Like many companies today, our firm made the decision to have employees work from home to help slow the spread of COVID-19. We made this decision back in March and it’s hard to believe I’ve been working out of our spare bedroom for almost 5 months, using a dusty laptop from college.

When the announcement was made, I was really excited about it to be honest. Rather than feeling rushed to get out of the door and fight traffic each morning, I now had time to cook a real breakfast and sip my coffee, before walking to my new in-home office. Rather than waking up at 5am for my morning workout, I started attending the noon class a few times a week. My girlfriend, Mackenzie, was even more excited than me – she has always wanted a puppy and I have always resisted – using our work schedules as the excuse.  It only took 1 week of working from home before I was convinced that now was the perfect time to get a puppy, so we welcomed a sweet little chocolate lab, Jordy to our family. Needless to say, Jordy has made the past 5 months even more interesting.

There are obvious pros and cons that I think we all have learned when it comes to WFH. The flexibility it offers is unparalleled, but I do find it harder to separate work and personal life. Normally when I drive home from work, that’s the end of the work day and I am no longer looking through emails until the next morning. But now, I catch myself reading emails in the evening or as they come in after dinner, sometimes even talking to clients on my cell phone well after normal business hours. Video web conferences come with a whole other set of challenges, especially when my 3 -month old puppy is beginning to learn:  garbage trucks are really loud, random people with lawn mowers show up every Monday, and that unfortunately her dad’s main job isn’t playing fetch 24/7.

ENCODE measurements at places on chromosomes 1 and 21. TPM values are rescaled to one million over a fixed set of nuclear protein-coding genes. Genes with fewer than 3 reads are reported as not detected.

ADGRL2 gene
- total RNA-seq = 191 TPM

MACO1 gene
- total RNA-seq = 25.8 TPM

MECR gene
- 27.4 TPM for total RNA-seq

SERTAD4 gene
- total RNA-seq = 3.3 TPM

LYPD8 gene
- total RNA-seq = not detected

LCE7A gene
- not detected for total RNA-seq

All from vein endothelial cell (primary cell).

I find myself needing to apologize on almost every call for some sporadic barking in the background and have come to actually enjoy it. Not the barking, but the personal touches we now receive through video conferences. I get to see my clients’ homes, their children, pets, art on the wall, sports memorabilia, etc. When we meet in the office face-to-face, we can fall into the trap of formality — we put on the suit and act a certain way, and even though we are meeting in person we aren’t able to see (or hear) some of things that are “personal” to us. Video can never replace face-to-face interaction, but I do feel it has helped bring some of us closer because of what we are all experiencing during this time.

I have truly enjoyed seeing a different side of my clients’ lives. I’ve heard newborns cry in the background and seen some attend the meeting. I’ve gotten to see the “dream home” that a couple recently purchased as well as the “forever home” that was just paid off. I’ve learned so much more about my clients on a personal level throughout this time and I believe they learned more about me. For example, right behind me, and very visible on my web cam, is a Cheesehead from Lambeau Field, I got on my first ever trip to Green Bay when I was 12. Sometimes Mackenzie accidentally walks into the room to get to our (her) second closet, or Jordy will break out of her kennel and interrupt a meeting. At the end of the day, our job is to help our clients achieve their goals, however that looks to them. For the first time, I now get a glimpse of those real-life goals and passions, each time I turn on my web cam.